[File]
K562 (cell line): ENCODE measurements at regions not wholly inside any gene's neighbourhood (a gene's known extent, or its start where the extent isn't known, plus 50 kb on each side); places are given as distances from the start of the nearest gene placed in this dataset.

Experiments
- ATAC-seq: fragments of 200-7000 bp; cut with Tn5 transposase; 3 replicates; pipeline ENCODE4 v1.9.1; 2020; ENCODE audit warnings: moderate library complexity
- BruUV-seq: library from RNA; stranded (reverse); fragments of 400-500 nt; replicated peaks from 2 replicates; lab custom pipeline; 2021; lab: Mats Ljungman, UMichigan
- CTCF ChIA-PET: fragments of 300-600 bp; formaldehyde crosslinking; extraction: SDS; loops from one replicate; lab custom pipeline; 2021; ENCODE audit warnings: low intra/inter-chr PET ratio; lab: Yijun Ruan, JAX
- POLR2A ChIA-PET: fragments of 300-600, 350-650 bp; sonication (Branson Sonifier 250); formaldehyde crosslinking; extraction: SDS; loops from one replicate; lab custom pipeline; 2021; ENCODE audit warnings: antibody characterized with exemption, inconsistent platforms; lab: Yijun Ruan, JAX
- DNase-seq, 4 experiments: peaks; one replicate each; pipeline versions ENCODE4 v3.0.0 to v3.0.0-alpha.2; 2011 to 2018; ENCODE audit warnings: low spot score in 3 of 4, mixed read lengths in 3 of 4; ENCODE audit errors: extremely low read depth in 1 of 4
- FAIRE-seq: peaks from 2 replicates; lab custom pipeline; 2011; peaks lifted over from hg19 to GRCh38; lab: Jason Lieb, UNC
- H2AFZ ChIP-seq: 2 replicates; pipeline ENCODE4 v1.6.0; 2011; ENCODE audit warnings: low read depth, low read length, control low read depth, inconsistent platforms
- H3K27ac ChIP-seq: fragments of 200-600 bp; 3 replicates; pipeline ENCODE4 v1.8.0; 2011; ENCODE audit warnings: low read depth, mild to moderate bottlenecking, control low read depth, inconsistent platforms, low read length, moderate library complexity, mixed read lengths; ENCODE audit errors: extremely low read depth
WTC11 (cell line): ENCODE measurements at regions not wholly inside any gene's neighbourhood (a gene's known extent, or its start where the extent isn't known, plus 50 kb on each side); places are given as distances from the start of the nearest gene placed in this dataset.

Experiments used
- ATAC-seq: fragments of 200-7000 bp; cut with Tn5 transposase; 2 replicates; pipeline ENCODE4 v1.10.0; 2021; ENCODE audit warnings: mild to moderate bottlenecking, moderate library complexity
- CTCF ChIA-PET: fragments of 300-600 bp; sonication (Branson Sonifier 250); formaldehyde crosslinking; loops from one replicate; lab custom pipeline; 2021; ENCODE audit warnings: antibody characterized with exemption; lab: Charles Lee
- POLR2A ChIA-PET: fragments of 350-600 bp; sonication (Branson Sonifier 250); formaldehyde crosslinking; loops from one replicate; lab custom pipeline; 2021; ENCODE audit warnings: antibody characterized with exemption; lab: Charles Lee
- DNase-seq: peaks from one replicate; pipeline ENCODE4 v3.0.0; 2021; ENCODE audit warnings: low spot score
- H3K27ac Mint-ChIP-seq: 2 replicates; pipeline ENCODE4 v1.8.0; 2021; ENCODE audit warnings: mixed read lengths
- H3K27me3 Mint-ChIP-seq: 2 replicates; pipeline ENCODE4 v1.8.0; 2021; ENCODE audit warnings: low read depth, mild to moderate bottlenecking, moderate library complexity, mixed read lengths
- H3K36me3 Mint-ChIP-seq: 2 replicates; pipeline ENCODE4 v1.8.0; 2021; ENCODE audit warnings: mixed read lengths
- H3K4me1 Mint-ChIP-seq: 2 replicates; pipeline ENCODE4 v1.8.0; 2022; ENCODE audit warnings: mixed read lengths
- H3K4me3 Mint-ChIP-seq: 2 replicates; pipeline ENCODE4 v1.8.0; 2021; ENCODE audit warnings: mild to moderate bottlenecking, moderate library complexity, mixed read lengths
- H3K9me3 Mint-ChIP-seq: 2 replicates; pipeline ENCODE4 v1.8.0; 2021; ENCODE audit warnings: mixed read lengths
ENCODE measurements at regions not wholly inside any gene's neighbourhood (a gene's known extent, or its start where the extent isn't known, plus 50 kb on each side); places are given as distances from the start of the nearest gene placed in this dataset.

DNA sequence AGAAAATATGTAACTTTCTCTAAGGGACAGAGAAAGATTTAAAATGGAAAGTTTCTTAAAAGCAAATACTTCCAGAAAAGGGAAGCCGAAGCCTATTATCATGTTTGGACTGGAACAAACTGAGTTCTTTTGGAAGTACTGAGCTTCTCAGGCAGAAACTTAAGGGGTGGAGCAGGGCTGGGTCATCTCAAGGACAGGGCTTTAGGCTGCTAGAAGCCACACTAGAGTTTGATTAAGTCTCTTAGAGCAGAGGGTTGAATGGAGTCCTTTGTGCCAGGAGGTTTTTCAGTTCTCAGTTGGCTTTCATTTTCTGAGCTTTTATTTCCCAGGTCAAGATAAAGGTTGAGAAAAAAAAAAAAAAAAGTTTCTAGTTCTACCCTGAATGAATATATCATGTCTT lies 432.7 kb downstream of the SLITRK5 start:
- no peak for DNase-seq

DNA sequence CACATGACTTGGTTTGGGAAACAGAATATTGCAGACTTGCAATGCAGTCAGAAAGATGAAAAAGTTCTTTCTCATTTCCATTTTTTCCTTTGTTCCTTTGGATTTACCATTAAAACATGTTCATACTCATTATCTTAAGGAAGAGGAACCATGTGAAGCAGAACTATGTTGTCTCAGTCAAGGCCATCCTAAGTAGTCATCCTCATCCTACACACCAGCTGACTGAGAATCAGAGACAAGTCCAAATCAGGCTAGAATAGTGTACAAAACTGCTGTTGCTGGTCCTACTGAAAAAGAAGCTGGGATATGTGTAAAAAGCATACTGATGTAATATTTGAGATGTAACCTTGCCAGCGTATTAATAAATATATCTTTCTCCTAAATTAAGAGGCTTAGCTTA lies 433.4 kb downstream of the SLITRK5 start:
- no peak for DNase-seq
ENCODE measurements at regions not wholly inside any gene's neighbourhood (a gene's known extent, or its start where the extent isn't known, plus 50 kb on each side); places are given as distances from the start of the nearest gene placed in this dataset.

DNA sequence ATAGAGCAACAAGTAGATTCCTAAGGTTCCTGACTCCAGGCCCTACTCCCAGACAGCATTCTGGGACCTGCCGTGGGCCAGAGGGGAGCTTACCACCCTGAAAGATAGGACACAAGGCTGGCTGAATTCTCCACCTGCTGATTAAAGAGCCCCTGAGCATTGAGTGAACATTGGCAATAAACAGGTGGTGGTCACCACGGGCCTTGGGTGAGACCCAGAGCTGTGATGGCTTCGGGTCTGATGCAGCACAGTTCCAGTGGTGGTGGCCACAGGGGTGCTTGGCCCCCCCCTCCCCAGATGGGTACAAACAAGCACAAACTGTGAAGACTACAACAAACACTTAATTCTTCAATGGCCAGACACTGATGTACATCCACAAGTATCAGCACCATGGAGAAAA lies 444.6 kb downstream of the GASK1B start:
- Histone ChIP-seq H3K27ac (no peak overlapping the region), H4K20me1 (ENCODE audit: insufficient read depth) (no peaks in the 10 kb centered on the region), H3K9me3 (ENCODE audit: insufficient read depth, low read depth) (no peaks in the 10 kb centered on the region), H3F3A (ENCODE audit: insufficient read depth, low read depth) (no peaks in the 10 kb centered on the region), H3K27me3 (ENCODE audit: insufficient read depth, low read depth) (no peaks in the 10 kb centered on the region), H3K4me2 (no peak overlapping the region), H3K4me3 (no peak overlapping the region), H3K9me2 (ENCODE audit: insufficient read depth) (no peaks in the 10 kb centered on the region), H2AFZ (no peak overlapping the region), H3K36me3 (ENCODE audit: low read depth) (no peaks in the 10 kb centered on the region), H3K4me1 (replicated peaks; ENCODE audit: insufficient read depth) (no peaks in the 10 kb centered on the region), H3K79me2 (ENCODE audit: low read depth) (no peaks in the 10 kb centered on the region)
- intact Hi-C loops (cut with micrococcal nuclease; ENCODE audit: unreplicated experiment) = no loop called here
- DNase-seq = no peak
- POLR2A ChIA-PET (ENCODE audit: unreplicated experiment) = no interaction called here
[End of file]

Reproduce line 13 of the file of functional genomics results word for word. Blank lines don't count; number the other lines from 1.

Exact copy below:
- ATAC-seq: fragments of 200-7000 bp; cut with Tn5 transposase; 2 replicates; pipeline ENCODE4 v1.10.0; 2021; ENCODE audit warnings: mild to moderate bottlenecking, moderate library complexity